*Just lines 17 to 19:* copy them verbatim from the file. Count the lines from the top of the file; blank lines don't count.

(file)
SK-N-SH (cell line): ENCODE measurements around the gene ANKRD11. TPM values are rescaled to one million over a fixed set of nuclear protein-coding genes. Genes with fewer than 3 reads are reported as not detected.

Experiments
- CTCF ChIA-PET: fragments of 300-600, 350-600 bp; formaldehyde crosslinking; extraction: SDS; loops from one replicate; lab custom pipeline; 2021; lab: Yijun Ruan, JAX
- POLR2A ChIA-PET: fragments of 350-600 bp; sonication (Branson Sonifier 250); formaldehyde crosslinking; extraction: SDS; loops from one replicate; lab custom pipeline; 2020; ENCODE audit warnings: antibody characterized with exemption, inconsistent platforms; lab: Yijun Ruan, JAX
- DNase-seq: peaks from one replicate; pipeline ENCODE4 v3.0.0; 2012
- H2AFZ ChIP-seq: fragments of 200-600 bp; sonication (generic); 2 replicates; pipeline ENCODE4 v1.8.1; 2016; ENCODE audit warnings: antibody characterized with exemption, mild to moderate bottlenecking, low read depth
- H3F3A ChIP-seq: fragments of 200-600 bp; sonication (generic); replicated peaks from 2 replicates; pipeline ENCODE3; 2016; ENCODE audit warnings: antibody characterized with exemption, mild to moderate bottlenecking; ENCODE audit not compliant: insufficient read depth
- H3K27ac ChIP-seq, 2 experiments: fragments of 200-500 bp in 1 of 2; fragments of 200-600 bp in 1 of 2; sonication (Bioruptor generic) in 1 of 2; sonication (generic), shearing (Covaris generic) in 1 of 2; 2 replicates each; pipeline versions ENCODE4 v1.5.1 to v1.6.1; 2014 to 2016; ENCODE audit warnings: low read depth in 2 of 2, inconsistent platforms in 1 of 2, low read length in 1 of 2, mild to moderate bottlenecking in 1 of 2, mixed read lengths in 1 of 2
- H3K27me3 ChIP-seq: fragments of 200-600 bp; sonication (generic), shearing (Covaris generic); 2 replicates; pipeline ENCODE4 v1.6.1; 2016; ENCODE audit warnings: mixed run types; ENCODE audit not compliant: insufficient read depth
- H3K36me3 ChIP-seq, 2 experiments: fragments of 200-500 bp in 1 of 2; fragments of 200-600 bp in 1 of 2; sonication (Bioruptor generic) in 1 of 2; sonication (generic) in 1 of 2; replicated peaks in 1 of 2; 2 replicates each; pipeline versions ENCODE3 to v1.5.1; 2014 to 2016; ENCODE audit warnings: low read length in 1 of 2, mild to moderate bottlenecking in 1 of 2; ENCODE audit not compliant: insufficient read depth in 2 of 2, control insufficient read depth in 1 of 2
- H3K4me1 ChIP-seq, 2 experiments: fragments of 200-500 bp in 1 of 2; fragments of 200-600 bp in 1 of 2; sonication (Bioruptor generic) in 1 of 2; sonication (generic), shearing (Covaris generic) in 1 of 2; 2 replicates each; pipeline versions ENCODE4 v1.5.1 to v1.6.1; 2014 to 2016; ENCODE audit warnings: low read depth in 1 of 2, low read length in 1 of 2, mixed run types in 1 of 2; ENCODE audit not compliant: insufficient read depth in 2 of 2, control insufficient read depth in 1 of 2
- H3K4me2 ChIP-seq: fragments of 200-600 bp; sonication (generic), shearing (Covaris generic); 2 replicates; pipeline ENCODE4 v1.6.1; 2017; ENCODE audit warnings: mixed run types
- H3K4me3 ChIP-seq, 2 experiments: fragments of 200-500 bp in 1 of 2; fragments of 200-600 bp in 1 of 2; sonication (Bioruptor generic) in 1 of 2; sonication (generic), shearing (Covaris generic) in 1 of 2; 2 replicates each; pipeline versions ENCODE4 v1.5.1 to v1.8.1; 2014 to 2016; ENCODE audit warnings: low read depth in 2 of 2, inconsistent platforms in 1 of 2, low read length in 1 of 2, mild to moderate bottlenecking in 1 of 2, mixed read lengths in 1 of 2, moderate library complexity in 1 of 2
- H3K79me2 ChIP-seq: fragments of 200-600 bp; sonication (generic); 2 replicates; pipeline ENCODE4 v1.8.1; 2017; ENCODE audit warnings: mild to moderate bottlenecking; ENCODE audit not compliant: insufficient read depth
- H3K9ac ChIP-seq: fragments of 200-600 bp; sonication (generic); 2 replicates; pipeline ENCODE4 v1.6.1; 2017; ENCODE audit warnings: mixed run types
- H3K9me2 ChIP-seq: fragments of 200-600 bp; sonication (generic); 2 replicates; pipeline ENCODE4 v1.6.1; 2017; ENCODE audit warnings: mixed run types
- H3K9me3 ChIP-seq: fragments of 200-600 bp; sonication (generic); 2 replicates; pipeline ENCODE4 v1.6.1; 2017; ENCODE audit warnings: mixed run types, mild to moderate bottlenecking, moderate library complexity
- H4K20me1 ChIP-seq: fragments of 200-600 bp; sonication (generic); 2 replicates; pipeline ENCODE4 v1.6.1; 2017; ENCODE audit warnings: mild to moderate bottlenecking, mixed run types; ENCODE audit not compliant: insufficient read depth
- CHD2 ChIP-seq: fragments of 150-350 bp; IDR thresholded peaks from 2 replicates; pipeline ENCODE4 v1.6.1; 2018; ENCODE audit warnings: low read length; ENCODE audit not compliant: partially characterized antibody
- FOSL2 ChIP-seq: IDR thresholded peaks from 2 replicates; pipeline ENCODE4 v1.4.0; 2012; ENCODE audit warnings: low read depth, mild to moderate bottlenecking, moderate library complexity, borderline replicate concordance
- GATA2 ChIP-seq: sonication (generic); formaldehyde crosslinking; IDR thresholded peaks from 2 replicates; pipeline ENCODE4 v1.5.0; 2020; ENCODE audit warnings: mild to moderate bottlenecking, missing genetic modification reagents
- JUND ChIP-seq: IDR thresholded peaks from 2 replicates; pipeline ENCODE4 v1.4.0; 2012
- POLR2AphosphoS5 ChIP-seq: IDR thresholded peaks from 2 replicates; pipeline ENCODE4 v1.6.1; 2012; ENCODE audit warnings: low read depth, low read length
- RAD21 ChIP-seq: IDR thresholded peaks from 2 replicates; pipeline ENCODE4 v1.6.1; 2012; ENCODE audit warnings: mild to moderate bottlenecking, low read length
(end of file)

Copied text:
- H3K9me3 ChIP-seq: fragments of 200-600 bp; sonication (generic); 2 replicates; pipeline ENCODE4 v1.6.1; 2017; ENCODE audit warnings: mixed run types, mild to moderate bottlenecking, moderate library complexity
- H4K20me1 ChIP-seq: fragments of 200-600 bp; sonication (generic); 2 replicates; pipeline ENCODE4 v1.6.1; 2017; ENCODE audit warnings: mild to moderate bottlenecking, mixed run types; ENCODE audit not compliant: insufficient read depth
- CHD2 ChIP-seq: fragments of 150-350 bp; IDR thresholded peaks from 2 replicates; pipeline ENCODE4 v1.6.1; 2018; ENCODE audit warnings: low read length; ENCODE audit not compliant: partially characterized antibody